April 2021: Shopping the Body w/ H.P. Armstrong
“I am real when I shop my face” sings the chorus of “Faceshopping” by SOPHIE, pointing us toward self-examination, destruction, and recreation as an act of tapping into our humanity, our realness. At the edges of society and our senses of selves, there dwells the monster, the monstrous source of our fears and taboos. At the center of our selves there is the idealized, the angelic, the exalted. We exist somewhere in the middle, nor perfect, not monstrous. We can still explore the edges.
This workshop encourages the twisting and turning over of the body and self to discover new facets to write from because we are real when we examine, reexamine, tear apart, build up, birth, and destroy. With a focus on trans poetics, monster studies, and the genre of body, participants are welcomed to get messy with the self, persona, possible selves, future selves, fictional selves, character; we will dwell in the idealized and monstrous selves to discover what shells we can pick up, examine, and smash.
All genders are encouraged to participate in self-creation in all genres. We will create a non-judgemental space meant for the expansion of understanding of the body inside and out through writing and reading. We will shop through music, literature, image, and the graphic novel for the nuggets and tidbits we wish to apply to ourselves, even just for the time of workshop.
- We aim to examine the choices and not-choices we make as people, for our art, for our personas and characters, about our values in art, and how people make choices about all these things for us.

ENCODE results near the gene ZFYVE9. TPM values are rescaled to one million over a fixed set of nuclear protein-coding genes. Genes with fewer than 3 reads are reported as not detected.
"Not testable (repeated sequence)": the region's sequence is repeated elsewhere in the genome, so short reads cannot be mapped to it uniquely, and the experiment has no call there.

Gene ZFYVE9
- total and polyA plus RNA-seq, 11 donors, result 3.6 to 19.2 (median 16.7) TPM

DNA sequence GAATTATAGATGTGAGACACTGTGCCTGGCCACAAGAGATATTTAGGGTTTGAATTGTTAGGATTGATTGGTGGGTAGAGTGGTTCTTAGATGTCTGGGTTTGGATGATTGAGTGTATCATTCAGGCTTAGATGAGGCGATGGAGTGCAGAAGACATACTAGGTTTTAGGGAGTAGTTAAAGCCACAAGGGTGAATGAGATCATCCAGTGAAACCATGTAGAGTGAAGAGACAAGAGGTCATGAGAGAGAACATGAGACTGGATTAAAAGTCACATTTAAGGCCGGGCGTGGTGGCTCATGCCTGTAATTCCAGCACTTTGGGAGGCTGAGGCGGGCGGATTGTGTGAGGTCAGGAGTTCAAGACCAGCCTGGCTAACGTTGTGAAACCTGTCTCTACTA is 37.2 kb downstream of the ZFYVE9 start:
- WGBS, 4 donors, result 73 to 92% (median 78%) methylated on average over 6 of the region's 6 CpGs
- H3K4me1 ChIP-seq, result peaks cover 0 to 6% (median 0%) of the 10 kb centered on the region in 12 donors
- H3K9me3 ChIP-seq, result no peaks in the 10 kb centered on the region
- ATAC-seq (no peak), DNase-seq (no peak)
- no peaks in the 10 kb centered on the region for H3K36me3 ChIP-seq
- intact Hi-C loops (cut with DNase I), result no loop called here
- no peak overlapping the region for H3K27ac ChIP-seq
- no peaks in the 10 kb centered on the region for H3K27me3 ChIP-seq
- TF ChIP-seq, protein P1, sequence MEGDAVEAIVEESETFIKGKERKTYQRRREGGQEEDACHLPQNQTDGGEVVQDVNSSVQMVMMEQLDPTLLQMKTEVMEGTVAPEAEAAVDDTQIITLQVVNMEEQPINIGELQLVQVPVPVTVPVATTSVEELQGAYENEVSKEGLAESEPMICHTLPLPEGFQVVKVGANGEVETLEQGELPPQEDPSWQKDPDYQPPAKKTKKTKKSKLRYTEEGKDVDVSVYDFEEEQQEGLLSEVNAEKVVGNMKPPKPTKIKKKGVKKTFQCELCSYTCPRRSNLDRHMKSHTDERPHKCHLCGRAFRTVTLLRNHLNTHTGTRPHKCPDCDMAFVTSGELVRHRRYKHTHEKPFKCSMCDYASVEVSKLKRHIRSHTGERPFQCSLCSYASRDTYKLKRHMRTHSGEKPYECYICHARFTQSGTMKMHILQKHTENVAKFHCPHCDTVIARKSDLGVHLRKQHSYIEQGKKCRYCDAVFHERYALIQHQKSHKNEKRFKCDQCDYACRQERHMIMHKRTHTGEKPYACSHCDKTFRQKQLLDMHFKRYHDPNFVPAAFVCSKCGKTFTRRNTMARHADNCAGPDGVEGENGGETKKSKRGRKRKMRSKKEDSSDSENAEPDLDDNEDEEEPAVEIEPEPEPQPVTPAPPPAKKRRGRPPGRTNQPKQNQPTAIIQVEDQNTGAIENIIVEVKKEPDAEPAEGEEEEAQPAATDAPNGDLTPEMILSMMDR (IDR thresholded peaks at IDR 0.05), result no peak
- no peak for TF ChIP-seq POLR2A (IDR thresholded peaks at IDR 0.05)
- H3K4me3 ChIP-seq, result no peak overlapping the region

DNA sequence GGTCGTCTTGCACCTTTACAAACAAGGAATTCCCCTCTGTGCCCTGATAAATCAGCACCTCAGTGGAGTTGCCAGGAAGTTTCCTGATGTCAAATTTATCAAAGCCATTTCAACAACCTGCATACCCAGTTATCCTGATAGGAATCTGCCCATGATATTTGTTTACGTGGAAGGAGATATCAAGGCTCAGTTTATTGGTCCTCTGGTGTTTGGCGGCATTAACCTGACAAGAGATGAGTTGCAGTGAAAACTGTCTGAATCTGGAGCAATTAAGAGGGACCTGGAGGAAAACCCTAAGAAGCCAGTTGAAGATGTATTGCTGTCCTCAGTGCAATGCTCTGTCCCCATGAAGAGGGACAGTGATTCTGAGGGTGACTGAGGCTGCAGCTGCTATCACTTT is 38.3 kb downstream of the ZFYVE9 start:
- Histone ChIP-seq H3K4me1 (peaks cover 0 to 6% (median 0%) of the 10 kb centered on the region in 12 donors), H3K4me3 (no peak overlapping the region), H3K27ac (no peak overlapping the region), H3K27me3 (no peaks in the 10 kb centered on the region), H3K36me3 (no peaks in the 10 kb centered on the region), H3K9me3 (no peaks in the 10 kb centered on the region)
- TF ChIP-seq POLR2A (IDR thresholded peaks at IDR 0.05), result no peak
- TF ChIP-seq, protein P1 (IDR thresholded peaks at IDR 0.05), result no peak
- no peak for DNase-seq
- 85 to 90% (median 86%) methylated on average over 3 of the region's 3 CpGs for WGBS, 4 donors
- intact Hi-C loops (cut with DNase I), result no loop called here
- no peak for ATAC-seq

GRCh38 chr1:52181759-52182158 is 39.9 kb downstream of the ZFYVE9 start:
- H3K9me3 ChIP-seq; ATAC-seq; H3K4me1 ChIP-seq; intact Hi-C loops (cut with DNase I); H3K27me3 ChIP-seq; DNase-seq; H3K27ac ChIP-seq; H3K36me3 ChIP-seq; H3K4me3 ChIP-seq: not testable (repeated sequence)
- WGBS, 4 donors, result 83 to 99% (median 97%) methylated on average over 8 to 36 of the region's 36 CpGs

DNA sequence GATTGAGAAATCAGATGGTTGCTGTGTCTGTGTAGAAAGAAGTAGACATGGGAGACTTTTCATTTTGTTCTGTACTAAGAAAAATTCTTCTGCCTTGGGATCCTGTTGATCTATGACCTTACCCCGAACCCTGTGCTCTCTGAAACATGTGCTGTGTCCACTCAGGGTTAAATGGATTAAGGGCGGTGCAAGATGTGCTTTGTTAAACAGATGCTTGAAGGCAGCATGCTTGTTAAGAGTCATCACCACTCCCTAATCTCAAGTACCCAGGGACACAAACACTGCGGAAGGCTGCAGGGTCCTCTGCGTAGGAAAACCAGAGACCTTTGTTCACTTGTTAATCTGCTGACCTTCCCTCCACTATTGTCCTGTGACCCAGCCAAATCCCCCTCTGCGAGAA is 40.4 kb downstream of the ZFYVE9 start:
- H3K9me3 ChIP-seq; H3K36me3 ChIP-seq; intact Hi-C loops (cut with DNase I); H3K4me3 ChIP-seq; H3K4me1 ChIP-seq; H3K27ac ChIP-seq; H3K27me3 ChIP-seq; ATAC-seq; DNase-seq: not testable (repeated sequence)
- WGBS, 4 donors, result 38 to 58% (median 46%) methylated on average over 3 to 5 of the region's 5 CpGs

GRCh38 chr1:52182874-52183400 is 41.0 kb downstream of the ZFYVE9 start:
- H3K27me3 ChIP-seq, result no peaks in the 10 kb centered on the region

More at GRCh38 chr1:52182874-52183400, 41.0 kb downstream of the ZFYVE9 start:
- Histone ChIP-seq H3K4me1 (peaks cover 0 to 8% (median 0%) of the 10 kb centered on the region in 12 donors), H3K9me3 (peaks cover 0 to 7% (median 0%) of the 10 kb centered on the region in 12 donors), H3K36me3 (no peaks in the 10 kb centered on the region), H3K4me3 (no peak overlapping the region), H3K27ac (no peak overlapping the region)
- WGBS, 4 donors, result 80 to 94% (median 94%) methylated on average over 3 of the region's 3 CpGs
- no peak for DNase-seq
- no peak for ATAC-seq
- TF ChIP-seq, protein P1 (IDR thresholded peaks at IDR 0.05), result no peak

- We aim to challenge all of the choices and not-choices, make choices that are opposite, polarized in another direction, and run counter to our artistic values.
- We aim to exalt the idealized and monstrous self, both in the artist and the person behind the artist, and the characters/personas/subjects we as artists observe/select/make art about.
- We aim to make an attempt to rebirth and start anew, combine the composite parts to a new persona. Make new mistakes, create new altars, perhaps physical or metaphorical, to these new selves.
- We aim to exaggerate and diminish, perhaps all at once. Put a magnifying glass to the work and turn it around to make something new.
Diversity, Equity, & Inclusion Statement:
In matters of diversity and equity, I believe in listening, self-advocacy, and seeking knowledge. Assuming best intent doesn’t mean that people aren’t hurt; it means that everyone comes to the table knowing they need to learn about at least one other thing that they are not. Hierarchy means nothing to me, even as a facilitator I am not above those who are facilitated, which means that as a facilitator I am assuming everyone in my presence is seeking to learn the same as I am. I am a white queer trans man, with a variety of other intersections that are not visible. I believe it’s important to admit that I have made mistakes in the past with regards to equity. When we seek to learn, it is not about what we have done right, but where we can grow. In a classroom-like setting, it is my goal to not prevent microaggression, but to address it when it arrives. Playing the savior is not part of this goal, but a way to provoke conversation about what is equitable.